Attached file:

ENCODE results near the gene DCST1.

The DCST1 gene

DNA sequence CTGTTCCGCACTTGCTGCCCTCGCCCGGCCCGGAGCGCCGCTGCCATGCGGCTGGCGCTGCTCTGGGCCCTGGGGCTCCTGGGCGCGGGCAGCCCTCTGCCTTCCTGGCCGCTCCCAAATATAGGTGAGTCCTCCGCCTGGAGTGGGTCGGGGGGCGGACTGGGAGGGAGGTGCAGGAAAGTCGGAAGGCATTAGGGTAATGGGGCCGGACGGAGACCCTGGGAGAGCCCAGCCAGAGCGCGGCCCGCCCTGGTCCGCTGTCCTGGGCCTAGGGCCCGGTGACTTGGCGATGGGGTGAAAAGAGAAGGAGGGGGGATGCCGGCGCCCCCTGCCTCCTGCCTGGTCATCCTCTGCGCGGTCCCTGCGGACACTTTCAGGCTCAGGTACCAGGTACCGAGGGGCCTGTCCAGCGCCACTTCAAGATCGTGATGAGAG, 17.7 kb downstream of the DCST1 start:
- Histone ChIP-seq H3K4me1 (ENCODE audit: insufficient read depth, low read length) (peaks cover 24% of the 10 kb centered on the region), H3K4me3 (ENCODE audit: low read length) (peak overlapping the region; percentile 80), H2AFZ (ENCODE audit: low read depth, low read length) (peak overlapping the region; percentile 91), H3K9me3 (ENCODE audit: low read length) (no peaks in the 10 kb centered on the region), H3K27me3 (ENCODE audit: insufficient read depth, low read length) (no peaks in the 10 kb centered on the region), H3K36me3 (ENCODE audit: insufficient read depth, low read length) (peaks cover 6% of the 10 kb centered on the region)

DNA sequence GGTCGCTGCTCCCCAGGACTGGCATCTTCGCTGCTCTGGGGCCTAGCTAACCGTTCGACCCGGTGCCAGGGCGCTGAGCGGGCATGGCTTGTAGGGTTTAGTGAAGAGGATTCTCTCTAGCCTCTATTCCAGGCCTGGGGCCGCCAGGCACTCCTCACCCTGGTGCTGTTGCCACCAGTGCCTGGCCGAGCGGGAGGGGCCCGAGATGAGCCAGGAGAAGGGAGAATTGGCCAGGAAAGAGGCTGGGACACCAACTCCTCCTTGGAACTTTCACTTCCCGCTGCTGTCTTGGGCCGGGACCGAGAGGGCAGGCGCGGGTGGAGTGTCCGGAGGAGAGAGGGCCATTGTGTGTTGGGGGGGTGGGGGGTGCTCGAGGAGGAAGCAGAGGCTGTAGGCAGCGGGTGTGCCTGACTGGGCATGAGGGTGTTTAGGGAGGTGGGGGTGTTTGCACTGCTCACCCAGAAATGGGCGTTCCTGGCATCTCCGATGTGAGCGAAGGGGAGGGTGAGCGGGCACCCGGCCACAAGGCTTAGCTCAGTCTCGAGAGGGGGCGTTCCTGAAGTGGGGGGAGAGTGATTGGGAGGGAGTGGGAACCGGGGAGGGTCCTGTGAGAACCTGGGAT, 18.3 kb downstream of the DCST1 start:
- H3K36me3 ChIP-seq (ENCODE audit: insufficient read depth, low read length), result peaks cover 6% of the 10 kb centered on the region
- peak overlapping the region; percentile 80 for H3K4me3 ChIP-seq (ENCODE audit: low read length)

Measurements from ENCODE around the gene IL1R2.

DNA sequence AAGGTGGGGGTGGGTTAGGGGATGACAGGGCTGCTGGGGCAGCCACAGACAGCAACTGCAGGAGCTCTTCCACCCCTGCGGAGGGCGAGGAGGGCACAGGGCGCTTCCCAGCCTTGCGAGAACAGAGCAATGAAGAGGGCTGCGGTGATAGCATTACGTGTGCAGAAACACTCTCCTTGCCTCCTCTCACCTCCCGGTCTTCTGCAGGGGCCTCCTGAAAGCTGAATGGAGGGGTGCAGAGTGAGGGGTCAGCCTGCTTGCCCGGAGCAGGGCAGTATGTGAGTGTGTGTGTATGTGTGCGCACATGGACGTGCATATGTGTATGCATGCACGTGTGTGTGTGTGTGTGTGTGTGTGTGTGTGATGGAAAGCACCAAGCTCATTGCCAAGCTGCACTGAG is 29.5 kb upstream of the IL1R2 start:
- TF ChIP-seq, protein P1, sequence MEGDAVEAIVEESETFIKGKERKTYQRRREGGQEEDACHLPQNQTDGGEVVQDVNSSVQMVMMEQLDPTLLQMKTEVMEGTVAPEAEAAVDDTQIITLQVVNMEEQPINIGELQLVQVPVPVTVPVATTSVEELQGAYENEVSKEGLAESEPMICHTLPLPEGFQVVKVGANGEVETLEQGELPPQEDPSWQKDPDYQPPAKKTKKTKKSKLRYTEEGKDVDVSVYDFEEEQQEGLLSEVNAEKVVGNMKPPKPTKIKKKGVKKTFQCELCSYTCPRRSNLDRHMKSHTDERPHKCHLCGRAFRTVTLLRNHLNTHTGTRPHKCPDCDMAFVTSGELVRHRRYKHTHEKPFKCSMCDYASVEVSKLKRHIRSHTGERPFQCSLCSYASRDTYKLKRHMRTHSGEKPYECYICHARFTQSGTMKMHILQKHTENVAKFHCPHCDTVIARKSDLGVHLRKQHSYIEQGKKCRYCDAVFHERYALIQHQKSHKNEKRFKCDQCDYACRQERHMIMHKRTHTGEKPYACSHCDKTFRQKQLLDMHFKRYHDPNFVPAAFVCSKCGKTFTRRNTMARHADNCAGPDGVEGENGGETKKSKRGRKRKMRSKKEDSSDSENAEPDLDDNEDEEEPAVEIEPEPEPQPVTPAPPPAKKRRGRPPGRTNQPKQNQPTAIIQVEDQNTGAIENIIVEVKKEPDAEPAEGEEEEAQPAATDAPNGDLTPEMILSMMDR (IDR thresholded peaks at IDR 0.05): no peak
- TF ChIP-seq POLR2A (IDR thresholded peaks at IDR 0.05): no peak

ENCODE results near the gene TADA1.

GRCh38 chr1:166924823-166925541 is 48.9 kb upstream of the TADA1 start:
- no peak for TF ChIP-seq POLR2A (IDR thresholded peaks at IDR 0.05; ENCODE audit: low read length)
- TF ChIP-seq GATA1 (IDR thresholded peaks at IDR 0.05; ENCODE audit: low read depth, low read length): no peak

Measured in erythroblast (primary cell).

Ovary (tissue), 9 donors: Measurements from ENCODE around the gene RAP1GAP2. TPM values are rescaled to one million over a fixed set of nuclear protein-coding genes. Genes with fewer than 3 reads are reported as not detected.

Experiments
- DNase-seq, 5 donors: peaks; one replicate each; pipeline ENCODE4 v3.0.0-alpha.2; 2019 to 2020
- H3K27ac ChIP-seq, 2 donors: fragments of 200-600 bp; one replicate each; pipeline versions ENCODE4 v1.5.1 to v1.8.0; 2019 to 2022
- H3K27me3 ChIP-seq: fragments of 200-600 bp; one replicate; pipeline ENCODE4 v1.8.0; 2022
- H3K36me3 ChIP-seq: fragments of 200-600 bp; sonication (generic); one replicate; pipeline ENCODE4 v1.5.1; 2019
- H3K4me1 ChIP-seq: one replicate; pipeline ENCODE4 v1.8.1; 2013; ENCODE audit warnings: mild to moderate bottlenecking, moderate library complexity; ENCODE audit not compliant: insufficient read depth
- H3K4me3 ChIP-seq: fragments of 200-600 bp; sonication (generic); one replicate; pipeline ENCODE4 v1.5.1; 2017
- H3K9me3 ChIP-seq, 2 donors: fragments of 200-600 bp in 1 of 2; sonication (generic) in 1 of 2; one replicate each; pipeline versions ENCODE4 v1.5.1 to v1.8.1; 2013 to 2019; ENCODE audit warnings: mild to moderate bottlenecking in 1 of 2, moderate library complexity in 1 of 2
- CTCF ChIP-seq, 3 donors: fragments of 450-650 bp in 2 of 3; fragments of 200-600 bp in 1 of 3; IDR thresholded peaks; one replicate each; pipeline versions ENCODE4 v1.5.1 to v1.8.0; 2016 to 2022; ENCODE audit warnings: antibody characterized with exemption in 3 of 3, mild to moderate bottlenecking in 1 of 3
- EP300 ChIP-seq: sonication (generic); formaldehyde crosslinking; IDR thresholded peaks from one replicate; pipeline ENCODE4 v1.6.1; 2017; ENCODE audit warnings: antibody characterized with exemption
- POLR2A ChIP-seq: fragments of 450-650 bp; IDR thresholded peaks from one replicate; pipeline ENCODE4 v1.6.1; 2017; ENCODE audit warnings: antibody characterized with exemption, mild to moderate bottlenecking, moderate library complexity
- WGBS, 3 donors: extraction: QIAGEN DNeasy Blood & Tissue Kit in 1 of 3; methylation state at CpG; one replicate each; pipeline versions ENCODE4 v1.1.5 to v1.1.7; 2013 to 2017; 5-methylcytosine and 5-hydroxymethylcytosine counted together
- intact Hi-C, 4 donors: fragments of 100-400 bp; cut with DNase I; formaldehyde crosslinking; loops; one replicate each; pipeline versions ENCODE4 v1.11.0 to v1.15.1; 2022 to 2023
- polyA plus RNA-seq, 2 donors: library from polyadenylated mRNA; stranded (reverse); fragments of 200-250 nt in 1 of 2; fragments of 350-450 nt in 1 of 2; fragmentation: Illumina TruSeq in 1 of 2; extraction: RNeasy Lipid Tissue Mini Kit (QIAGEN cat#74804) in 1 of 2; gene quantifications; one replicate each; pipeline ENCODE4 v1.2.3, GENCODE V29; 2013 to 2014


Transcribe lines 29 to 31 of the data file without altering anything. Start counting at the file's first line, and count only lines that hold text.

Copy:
- WGBS, 3 donors: extraction: QIAGEN DNeasy Blood & Tissue Kit in 1 of 3; methylation state at CpG; one replicate each; pipeline versions ENCODE4 v1.1.5 to v1.1.7; 2013 to 2017; 5-methylcytosine and 5-hydroxymethylcytosine counted together
- intact Hi-C, 4 donors: fragments of 100-400 bp; cut with DNase I; formaldehyde crosslinking; loops; one replicate each; pipeline versions ENCODE4 v1.11.0 to v1.15.1; 2022 to 2023
- polyA plus RNA-seq, 2 donors: library from polyadenylated mRNA; stranded (reverse); fragments of 200-250 nt in 1 of 2; fragments of 350-450 nt in 1 of 2; fragmentation: Illumina TruSeq in 1 of 2; extraction: RNeasy Lipid Tissue Mini Kit (QIAGEN cat#74804) in 1 of 2; gene quantifications; one replicate each; pipeline ENCODE4 v1.2.3, GENCODE V29; 2013 to 2014